[OPE-L:1406] Fixed Capital and Transformation Problems

John R. Ernst (ernst@pipeline.com)
Sun, 10 Mar 1996 12:05:12 -0800

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Within much of the transformation stuff, there seems
to be a lack of consideration of fixed capital. To be
sure, this starts with Marx himself as he often "abstracts
from" fixed capital in CAPITAL. However, if we are to
carry out the transformation ala Bortkiewitz et. al., it
seems to me that fixed capital with all its nuances should
be in the picture. But how? Let's consider an investment
of $400 in fixed capital that lasts 4 years. Here, we'll
assume a rate of profit of 20%. With some rounding, the
fixed annual payment comes to $155 per year. That payment
consists of profit and depreciation. Below I separate them
and thus in dollars, rounded to the nearest whole number,
we have:

Period Fixed Dep. Profit Total
Capital Recov. Payment

1 400 75 80 155
2 325 89 65 155
3 236 107 47 155
4 129 129 26 155

Relevant Totals 400 220 620

Note that the figures above would be used as prices of production.
Indeed, imagine that all the value created is by workers paid a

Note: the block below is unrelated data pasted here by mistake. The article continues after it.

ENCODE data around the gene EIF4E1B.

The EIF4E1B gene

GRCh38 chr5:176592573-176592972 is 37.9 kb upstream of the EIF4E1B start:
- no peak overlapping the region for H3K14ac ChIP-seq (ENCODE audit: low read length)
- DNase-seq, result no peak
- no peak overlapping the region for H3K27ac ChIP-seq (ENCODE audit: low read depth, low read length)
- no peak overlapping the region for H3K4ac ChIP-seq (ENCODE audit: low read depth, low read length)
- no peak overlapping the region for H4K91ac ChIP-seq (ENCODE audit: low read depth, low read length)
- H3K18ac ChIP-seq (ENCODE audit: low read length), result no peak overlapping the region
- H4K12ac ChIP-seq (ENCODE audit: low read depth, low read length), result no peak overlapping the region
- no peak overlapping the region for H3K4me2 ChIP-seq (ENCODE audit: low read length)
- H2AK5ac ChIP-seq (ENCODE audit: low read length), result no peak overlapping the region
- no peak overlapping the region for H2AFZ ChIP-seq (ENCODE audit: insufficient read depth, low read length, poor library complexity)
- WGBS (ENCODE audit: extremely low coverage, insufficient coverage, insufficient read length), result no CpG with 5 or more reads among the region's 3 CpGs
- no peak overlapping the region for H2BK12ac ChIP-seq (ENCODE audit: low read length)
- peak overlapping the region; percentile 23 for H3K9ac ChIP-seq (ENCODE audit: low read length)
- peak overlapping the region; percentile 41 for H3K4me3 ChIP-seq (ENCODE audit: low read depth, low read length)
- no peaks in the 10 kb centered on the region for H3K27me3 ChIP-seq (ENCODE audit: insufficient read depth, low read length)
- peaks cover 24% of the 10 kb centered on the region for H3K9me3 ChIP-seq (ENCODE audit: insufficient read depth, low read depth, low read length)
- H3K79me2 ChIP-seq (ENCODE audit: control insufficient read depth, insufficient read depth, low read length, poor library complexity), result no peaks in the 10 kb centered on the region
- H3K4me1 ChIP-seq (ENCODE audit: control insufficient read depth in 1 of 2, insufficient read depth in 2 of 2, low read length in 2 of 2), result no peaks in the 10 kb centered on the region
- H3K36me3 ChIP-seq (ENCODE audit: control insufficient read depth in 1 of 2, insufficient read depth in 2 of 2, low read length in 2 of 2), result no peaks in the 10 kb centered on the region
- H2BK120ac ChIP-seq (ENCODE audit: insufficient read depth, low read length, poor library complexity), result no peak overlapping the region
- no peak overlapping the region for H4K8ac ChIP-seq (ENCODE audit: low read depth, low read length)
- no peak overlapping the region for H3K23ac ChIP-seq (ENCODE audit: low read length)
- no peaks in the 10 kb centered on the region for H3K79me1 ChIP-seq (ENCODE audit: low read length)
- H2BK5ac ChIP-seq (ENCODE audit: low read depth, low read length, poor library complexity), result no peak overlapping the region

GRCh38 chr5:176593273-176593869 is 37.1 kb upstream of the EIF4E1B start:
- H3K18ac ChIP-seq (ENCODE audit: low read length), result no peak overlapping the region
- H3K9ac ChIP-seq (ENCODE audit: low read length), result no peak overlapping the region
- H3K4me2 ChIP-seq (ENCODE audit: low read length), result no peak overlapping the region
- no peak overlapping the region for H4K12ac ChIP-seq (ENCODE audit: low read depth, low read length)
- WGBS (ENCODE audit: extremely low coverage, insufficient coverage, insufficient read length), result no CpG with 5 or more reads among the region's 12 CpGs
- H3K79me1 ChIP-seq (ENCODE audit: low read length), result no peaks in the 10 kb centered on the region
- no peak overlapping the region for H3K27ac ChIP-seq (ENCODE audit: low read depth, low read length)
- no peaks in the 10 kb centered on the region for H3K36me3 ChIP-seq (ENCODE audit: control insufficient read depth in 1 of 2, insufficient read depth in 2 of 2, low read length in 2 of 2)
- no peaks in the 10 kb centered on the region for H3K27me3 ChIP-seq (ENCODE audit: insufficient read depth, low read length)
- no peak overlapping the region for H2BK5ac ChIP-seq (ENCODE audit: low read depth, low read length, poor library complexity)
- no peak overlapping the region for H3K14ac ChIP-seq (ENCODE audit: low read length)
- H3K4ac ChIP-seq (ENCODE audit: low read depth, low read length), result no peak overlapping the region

negligible wage. Thus, the profit created would differ from year
to year. Yet in each year we assume that the workers create the
same amount of surplus value. Total surplus value could only equal
total profit over the entire 4 years.

What puzzles me as I explore this madness is the following:

1. How do we set up a value side to transform into this?
You simply need a rate of profit or some way to get one.

2. What would be the "value rate of profit"?

3. In empirical studies, how is the amortization process taken
into consideration as one attempts, say, to show the correlations
among values, prices of productions, and actual prices? Must
one assume something about the "age" of fixed capital?

Those are a few of the questions that concern me now. No doubt,
more will follow.